The New York Times’s Peter Wayner decides it’s time to devote attention to the rise of e-readers and portable devices that allow commuters to read books when they choose to. Someone like lawyer Paul Biba, who commutes into Manhattan from New Jersey with his trusty portable reader. “Once you get use to having books with you, you get used to reading in places where it never occurred to you. If I’m waiting in line at the supermarket counter, why not read one of my science fiction magazines?” he said. “Believe it or not, I’ll sit down in my chair at home, pull out my phone and read a book.”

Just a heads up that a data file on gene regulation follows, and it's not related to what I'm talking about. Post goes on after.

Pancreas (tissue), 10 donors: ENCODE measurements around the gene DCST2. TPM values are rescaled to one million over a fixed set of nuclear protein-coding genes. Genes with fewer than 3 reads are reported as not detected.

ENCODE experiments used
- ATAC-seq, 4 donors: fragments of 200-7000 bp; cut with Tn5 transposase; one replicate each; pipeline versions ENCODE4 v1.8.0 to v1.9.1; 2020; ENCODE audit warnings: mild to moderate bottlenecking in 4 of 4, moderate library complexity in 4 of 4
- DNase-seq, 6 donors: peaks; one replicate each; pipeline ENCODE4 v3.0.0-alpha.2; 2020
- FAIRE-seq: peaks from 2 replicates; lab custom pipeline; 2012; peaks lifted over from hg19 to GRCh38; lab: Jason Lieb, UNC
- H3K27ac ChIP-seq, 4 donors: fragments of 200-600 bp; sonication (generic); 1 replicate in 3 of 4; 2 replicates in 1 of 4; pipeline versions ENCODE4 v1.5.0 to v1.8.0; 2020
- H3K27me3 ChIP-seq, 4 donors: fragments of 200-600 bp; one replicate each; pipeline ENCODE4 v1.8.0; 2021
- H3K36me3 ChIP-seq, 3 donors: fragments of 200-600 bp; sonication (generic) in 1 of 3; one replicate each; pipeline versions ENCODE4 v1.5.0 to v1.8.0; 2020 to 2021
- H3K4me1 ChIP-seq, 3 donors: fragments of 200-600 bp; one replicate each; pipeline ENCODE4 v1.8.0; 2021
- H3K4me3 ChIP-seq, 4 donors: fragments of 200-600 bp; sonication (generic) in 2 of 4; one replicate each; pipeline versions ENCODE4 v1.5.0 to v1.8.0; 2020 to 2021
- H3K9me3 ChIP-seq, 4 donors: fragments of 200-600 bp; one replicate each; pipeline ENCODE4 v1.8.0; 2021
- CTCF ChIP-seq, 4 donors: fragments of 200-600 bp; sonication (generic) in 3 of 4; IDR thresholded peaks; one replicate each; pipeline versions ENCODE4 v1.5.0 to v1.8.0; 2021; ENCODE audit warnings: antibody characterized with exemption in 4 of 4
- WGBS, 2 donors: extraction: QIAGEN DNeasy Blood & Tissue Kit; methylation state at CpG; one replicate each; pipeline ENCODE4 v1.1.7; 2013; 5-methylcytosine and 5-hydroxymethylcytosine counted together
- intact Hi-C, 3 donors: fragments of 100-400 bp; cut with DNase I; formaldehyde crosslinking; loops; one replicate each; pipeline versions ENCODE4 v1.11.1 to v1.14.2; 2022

Getting Wayner’s attention are cellphones, the Sony Reader as well as software platforms like Manybooks.net and Fictionwise that create programs allowing people to read on their handy portable devices – such as the iPhone. It is only a matter of time before users create tools specifically for the iPhone, said Michael Hart, the founder of Project Gutenberg, a repository of e-books no longer under copyright protection. “The iPod was only out one week before we had e-book readers running on them, so it will be no surprise if there are multiple sets of programs, readers and formats for the iPhone,” he said.